Norwegian Ending Oakland Flights In 2020

Filed Under: Norwegian

Norwegian has been trying to optimize their route network lately, as they’ve focused on profitability rather than growth.

Norwegian’s Airport Adjustments

One interesting change Norwegian has made in the past 12 months is some of the airports they fly to. No, I’m not talking about the general regions they fly to as such (though they’ve changed some of those as well), but rather the airports in a region they choose to serve.

Often we see low cost carriers fly to airports with lower fees, rather than the major international hubs in a region. Back in the day we saw Norwegian exclusively fly to Oakland in the Bay Area, and fly to Fort Lauderdale in South Florida.

About a year ago, Norwegian announced that they’d move their London Gatwick flights from Oakland to San Francisco, and from Fort Lauderdale to Miami.

I guess this has been a success, because the airline is now extending that concept further.

Norwegian Moving All Flights From OAK To SFO

Norwegian has announced that they’ll be consolidating all of their Bay Area flights to SFO as of the summer of 2020, meaning they’ll be pulling out of OAK.

In the summer of 2020 Norwegian will fly from San Francisco to Barcelona, London, Oslo, Paris, and Rome. The routes from Barcelona, London, and Paris have already been moved to San Francisco, and the other two routes will be moved as well.

Matthew Wood, Norwegian’s SVP of Commercial, had the following to say:

“For the summer season 2020 and beyond, we will offer all our five Bay Area flights from San Francisco International Airport, which will better position us for our return to profitability. We would like to thank our partners and friends at Oakland International Airport for their tremendous support during our operation from May 2014 to just a few months ago. As the largest foreign airline in the Bay Area, we look forward to offer American travellers unbeatable fares matched with our award-winning onboard product and service out of SFO.”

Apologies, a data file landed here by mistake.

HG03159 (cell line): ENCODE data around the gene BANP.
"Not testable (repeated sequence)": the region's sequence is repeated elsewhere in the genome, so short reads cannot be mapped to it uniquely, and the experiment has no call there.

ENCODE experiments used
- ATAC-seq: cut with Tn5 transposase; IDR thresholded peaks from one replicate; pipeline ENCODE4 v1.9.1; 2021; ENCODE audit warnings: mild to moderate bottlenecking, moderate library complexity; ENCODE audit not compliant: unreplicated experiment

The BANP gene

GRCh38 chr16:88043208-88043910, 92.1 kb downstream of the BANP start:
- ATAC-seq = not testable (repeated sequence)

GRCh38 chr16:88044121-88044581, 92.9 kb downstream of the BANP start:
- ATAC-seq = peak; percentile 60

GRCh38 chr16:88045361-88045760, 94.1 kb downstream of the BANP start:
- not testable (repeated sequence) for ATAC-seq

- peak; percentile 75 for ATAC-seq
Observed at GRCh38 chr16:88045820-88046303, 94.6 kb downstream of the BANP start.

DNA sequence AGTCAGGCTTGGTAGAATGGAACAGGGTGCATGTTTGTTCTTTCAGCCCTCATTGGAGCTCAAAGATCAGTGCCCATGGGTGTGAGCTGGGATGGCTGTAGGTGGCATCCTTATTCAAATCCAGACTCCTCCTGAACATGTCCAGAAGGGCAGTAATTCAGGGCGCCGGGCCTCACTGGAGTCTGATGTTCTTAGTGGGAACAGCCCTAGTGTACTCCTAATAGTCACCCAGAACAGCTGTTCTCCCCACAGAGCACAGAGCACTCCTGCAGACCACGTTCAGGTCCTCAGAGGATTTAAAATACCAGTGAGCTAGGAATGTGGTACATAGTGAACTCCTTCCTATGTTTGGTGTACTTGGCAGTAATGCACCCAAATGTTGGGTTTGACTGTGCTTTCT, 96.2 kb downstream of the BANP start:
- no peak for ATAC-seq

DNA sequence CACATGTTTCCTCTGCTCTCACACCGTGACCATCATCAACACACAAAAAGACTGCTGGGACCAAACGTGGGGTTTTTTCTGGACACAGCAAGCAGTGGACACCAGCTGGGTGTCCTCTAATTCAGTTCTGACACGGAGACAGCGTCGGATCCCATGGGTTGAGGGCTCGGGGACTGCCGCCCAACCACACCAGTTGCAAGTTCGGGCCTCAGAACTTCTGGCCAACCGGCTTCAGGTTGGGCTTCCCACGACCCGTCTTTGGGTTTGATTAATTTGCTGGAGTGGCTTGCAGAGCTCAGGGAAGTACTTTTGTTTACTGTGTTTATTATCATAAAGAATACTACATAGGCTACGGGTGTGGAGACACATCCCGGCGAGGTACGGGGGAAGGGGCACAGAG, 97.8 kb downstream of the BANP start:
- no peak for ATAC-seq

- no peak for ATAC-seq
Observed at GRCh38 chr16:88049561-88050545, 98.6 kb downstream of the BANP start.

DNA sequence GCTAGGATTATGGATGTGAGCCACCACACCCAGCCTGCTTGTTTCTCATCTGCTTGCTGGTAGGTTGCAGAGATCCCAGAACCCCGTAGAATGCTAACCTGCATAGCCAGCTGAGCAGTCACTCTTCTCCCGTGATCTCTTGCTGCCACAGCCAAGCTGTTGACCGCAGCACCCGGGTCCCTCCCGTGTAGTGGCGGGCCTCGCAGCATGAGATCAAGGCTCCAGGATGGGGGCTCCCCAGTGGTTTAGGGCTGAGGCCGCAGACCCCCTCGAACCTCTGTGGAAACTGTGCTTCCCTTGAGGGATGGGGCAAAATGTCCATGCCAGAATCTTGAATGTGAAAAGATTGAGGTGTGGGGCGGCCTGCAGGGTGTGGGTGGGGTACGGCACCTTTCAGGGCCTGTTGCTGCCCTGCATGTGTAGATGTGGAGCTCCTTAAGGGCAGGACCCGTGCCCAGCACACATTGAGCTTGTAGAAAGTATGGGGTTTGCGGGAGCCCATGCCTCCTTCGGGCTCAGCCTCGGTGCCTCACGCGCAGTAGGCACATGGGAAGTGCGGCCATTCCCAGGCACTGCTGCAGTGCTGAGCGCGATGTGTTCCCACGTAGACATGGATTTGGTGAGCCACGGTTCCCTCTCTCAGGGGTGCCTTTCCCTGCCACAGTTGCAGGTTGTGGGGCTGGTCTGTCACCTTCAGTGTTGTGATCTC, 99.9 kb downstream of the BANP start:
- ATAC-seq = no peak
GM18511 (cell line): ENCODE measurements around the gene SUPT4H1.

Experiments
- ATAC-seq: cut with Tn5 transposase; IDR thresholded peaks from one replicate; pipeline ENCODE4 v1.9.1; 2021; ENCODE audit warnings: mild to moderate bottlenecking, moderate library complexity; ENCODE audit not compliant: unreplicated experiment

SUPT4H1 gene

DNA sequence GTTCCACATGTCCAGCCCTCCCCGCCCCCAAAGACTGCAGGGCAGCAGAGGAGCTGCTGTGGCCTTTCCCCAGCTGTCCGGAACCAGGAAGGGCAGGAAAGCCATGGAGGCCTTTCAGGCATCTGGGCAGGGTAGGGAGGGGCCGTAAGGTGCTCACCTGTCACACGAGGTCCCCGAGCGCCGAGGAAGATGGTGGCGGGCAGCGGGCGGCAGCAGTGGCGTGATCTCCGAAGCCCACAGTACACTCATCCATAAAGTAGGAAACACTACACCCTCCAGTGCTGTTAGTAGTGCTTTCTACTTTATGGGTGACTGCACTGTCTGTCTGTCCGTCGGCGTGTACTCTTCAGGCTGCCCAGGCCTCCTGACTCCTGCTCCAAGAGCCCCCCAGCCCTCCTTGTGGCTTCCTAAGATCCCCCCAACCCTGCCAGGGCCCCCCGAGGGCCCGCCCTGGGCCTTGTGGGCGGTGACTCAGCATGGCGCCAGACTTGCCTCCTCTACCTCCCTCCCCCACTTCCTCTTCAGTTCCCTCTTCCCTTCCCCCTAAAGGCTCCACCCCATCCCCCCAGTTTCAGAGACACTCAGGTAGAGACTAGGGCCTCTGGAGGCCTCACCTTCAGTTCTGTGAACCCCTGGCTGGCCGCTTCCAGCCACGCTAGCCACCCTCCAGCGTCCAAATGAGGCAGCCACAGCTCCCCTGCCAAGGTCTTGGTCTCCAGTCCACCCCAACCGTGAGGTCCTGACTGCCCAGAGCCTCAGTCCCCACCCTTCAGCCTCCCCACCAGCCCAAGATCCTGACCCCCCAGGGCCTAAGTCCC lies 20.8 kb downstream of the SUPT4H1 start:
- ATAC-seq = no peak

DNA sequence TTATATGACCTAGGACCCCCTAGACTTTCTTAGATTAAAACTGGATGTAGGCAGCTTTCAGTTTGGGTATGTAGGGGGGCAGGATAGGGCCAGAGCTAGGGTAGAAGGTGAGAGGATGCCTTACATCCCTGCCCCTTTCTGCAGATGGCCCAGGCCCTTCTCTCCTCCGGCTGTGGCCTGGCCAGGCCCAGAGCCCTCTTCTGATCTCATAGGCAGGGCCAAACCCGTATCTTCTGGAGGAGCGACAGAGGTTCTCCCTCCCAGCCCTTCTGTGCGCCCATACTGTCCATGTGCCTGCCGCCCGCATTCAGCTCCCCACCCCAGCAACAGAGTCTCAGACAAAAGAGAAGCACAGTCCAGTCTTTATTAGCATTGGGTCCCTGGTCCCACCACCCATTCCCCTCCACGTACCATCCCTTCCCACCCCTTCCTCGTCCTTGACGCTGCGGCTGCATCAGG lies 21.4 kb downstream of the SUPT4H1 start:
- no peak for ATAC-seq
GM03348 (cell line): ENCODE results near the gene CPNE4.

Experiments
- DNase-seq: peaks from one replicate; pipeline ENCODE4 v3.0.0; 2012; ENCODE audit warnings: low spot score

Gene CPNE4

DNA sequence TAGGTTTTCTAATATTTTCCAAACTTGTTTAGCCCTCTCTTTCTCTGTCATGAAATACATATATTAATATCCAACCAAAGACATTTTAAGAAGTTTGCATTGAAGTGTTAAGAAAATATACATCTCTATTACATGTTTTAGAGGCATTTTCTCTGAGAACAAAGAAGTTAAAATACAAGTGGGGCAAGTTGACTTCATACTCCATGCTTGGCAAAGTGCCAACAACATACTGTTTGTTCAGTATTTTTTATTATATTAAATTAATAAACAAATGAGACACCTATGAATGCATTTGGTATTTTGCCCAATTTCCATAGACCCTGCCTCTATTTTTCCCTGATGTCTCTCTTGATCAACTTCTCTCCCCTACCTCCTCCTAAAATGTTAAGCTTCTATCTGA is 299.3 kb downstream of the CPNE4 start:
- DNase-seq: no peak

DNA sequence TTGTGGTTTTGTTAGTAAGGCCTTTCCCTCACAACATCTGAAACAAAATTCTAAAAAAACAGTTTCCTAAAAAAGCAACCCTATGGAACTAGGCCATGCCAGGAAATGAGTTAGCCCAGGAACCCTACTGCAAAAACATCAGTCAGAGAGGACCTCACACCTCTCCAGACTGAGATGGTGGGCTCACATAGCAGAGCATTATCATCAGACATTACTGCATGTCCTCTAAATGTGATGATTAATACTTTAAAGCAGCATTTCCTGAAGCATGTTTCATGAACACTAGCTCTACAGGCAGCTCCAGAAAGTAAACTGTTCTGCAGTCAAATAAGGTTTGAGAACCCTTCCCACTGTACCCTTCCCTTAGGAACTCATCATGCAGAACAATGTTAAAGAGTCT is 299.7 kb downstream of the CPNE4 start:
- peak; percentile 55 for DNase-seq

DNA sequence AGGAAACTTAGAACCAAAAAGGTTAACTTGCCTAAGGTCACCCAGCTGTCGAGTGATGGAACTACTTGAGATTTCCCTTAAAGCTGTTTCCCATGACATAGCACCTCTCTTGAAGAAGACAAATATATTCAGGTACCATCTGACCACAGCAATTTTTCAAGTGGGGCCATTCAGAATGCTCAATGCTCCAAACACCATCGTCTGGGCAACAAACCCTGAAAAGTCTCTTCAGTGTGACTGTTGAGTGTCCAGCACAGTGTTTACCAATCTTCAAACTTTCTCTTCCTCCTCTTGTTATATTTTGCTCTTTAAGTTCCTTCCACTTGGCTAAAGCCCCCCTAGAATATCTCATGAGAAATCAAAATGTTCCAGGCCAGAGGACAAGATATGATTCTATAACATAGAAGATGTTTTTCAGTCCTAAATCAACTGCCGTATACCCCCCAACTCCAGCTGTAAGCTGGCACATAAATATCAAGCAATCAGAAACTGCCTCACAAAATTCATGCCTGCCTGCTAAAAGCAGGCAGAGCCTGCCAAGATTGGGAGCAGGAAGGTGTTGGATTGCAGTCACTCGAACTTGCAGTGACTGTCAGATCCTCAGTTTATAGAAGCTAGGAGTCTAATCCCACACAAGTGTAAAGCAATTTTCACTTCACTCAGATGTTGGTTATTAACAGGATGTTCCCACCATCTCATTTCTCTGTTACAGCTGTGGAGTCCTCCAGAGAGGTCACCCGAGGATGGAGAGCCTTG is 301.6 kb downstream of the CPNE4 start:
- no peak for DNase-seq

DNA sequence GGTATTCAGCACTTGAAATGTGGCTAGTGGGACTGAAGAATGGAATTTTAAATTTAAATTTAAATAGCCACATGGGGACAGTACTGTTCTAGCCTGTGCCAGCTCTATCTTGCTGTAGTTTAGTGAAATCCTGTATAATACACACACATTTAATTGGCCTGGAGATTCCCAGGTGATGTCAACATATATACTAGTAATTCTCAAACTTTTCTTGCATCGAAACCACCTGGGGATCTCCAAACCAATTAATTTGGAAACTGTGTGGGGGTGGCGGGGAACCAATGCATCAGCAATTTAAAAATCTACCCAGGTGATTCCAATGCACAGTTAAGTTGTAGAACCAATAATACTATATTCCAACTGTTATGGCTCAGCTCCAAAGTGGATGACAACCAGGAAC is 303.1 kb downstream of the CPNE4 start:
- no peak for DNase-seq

What’s Motivating The Move To SFO?

At the time when Norwegian first announced their relocation to Miami and San Francisco, they gave a few reasons for this, and I suspect that still rings true:

  • Better yields — while fees are often higher for the primary international airpots in a region, airlines can often also get better yields (meaning they can charge more for tickets)
  • Better cargo opportunities — often there are more cargo opportunities at the major international hubs in a region
  • Visibility in more search engines — while some searches will show flights out of Oakland when searching “San Francisco,” others won’t, so you’re opening yourself up to a larger customer base by flying out of the primary international airport in a region
  • Attracting premium passengers — this is along the lines of higher yields, but many business travelers prefer the perceived convenience of traveling out of the major international airport in a region, rather than a secondary airport

Oakland Airport’s Rough International Journey

Oakland has had a really rough time when it comes to their long haul international flights. In addition to Norwegian flights, just a couple of years ago:

  • British Airways flew from London Gatwick to Oakland, but that flight was canceled
  • LEVEL flew from Barcelona to Oakland, but that flight was moved to San Francisco

At this point, the only long haul flight out of Oakland that hasn’t been formally canceled is Azores Airlines’ flight to Terceira, though best I can tell that’s not actually even in the schedule for this coming summer.

So at this point has Oakland completely lost long haul flights? If so, that’s rough…

Bottom Line

It seems that the switch to SFO has worked out well for Norwegian, which shows that clearly the upsides of flying out of SFO outweigh the higher fees associated with it.

Furthermore, if they’re going to have at least some flights out of SFO, I imagine the incremental cost of switching more flights to SFO is minimal, since there are economies of scale with each incremental flight in terms of ticket staff, advertising, etc.

Are you surprised to see Norwegian move all flights from OAK to SFO?